The hottest days of the summer are called "the dog days". Is there anything like that for winter? I couldn't find anything on the web.
You can use the expression:
the middle of winter, when it is very cold:
- It was the dead of winter and the ground was covered in deep snow.
The expression dead of is used to refer to:
The period of greatest intensity of something, such as darkness or cold. For example, I love looking at seed catalogs in the dead of winter, when it's below zero outside. The earliest recorded use of dead of night, for "darkest time of night," was in Edward Hall's Chronicle of 1548: "In the dead of the night ... he broke up his camp and fled." Dead of winter, for the coldest part of winter, dates from the early 1600s.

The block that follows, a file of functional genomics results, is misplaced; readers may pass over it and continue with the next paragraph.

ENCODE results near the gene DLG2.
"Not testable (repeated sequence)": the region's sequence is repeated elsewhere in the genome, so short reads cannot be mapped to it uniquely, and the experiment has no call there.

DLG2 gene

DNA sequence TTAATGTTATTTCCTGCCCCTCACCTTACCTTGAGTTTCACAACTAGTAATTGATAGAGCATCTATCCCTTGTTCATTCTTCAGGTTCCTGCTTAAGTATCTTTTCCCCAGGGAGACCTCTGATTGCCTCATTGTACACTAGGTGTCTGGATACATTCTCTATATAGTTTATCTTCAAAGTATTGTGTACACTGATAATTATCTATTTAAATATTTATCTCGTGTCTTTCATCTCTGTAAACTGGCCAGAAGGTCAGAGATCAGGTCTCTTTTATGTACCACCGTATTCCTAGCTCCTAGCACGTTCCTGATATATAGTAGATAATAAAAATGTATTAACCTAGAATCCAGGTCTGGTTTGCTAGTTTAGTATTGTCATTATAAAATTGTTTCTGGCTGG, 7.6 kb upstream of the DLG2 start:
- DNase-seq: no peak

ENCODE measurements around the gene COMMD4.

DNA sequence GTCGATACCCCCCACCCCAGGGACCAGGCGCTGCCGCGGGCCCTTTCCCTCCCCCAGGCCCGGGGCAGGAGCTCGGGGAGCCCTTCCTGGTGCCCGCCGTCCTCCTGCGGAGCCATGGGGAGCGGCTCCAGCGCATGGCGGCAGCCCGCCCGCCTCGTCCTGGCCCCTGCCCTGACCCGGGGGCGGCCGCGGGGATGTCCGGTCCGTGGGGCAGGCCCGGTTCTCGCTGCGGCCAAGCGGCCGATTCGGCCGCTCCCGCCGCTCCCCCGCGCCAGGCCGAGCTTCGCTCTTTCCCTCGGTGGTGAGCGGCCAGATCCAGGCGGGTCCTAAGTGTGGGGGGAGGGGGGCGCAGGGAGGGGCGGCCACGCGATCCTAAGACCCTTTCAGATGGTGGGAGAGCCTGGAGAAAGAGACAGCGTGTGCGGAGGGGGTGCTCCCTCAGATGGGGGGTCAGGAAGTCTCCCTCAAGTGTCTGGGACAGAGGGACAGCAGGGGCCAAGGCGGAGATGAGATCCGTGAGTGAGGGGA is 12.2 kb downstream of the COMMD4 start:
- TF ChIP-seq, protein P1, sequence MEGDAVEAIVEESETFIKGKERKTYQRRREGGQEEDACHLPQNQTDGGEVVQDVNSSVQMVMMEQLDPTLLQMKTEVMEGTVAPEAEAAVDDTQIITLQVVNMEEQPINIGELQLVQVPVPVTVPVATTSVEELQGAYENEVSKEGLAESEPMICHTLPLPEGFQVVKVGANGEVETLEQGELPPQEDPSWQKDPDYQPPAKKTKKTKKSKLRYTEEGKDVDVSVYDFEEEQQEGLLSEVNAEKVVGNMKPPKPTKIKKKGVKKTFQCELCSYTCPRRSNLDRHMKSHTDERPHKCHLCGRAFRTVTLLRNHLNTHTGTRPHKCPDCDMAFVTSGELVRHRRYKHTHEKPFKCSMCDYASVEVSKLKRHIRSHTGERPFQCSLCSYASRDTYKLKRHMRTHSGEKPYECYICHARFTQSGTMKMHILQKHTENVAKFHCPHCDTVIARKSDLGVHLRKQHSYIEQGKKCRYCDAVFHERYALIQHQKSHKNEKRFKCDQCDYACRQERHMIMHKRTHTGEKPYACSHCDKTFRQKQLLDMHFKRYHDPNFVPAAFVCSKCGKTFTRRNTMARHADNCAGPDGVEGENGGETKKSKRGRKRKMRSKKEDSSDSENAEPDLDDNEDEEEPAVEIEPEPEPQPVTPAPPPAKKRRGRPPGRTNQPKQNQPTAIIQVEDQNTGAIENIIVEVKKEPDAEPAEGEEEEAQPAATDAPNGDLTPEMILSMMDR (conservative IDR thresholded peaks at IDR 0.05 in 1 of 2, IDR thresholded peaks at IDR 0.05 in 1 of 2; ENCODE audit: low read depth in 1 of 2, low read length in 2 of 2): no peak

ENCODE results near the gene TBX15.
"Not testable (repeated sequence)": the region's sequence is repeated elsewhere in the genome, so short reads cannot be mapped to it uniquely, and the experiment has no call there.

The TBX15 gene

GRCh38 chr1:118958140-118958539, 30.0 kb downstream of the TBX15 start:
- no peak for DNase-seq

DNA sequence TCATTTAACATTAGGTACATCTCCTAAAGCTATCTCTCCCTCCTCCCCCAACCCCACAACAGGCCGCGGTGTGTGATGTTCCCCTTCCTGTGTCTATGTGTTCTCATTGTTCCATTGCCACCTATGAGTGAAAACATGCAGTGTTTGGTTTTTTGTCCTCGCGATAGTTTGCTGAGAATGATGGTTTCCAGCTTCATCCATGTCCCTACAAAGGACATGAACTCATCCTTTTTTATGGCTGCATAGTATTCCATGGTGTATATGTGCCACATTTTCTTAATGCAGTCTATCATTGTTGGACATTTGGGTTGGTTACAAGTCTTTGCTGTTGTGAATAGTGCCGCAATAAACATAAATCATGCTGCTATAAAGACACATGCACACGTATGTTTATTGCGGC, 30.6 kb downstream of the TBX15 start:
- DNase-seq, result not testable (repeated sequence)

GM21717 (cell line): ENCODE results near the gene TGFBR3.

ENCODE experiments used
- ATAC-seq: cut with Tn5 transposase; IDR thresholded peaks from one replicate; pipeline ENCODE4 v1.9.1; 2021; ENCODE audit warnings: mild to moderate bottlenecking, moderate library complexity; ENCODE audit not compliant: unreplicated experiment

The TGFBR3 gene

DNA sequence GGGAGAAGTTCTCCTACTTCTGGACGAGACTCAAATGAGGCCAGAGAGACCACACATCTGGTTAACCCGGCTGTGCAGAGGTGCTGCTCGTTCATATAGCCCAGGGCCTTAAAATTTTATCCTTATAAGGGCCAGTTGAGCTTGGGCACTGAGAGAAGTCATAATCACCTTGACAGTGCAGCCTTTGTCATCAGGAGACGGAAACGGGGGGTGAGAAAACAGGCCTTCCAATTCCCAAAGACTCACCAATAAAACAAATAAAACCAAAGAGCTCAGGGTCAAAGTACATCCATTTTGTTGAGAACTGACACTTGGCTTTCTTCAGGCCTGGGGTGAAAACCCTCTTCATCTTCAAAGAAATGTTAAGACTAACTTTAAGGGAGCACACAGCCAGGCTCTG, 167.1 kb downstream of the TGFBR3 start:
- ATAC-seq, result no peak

(The American Heritage Dictionary of Idioms by Christine Ammer)
Also, "depths of winter":
the middle of winter : the coldest part of winter.
A common expression for the coldest days in British English is brass monkey weather.
Brass monkey weather: Extremely cold weather. [Cambridge English dictionary]
You could use
This is probably most famously used in the Christmas hymn "In the bleak midwinter". It's not a phrase you meet very often, but it's something which anyone hearing/reading it would immediately understand.